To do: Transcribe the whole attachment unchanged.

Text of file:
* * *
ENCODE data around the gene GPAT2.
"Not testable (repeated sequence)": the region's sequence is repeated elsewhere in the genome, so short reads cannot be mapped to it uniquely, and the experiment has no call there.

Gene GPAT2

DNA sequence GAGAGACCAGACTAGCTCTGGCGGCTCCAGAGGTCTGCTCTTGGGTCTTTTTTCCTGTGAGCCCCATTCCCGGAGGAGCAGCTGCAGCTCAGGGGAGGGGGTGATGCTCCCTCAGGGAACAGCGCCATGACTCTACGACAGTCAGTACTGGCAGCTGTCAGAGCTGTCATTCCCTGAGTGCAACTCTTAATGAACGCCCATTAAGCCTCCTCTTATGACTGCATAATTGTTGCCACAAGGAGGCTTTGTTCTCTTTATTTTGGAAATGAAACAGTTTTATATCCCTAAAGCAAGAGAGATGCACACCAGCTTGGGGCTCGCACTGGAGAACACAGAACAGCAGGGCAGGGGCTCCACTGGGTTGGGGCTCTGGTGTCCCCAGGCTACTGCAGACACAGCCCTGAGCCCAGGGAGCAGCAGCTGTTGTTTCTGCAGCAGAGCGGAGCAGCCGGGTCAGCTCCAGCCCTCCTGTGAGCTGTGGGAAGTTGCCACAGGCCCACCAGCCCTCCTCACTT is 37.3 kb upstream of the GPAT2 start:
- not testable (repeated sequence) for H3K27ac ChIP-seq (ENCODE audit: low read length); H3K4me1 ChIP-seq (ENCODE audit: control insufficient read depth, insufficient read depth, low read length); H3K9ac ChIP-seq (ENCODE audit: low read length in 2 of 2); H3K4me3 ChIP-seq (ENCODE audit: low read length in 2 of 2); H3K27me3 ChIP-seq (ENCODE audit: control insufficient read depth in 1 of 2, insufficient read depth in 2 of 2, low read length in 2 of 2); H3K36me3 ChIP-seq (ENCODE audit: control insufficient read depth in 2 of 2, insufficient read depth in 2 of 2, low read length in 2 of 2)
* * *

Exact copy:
ENCODE data around the gene GPAT2.
"Not testable (repeated sequence)": the region's sequence is repeated elsewhere in the genome, so short reads cannot be mapped to it uniquely, and the experiment has no call there.

Gene GPAT2

DNA sequence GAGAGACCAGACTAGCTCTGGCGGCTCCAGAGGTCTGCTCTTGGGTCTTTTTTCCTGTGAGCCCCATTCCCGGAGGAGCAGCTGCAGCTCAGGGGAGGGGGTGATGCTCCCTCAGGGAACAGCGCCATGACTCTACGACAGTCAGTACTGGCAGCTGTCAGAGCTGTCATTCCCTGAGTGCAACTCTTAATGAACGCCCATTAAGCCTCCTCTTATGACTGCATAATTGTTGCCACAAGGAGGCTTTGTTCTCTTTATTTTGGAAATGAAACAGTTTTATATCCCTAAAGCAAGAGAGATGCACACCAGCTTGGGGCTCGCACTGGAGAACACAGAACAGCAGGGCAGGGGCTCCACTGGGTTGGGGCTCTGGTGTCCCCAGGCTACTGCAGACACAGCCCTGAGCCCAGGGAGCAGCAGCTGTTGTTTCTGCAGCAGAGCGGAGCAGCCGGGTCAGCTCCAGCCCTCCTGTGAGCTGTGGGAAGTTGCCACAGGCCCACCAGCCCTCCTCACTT is 37.3 kb upstream of the GPAT2 start:
- not testable (repeated sequence) for H3K27ac ChIP-seq (ENCODE audit: low read length); H3K4me1 ChIP-seq (ENCODE audit: control insufficient read depth, insufficient read depth, low read length); H3K9ac ChIP-seq (ENCODE audit: low read length in 2 of 2); H3K4me3 ChIP-seq (ENCODE audit: low read length in 2 of 2); H3K27me3 ChIP-seq (ENCODE audit: control insufficient read depth in 1 of 2, insufficient read depth in 2 of 2, low read length in 2 of 2); H3K36me3 ChIP-seq (ENCODE audit: control insufficient read depth in 2 of 2, insufficient read depth in 2 of 2, low read length in 2 of 2)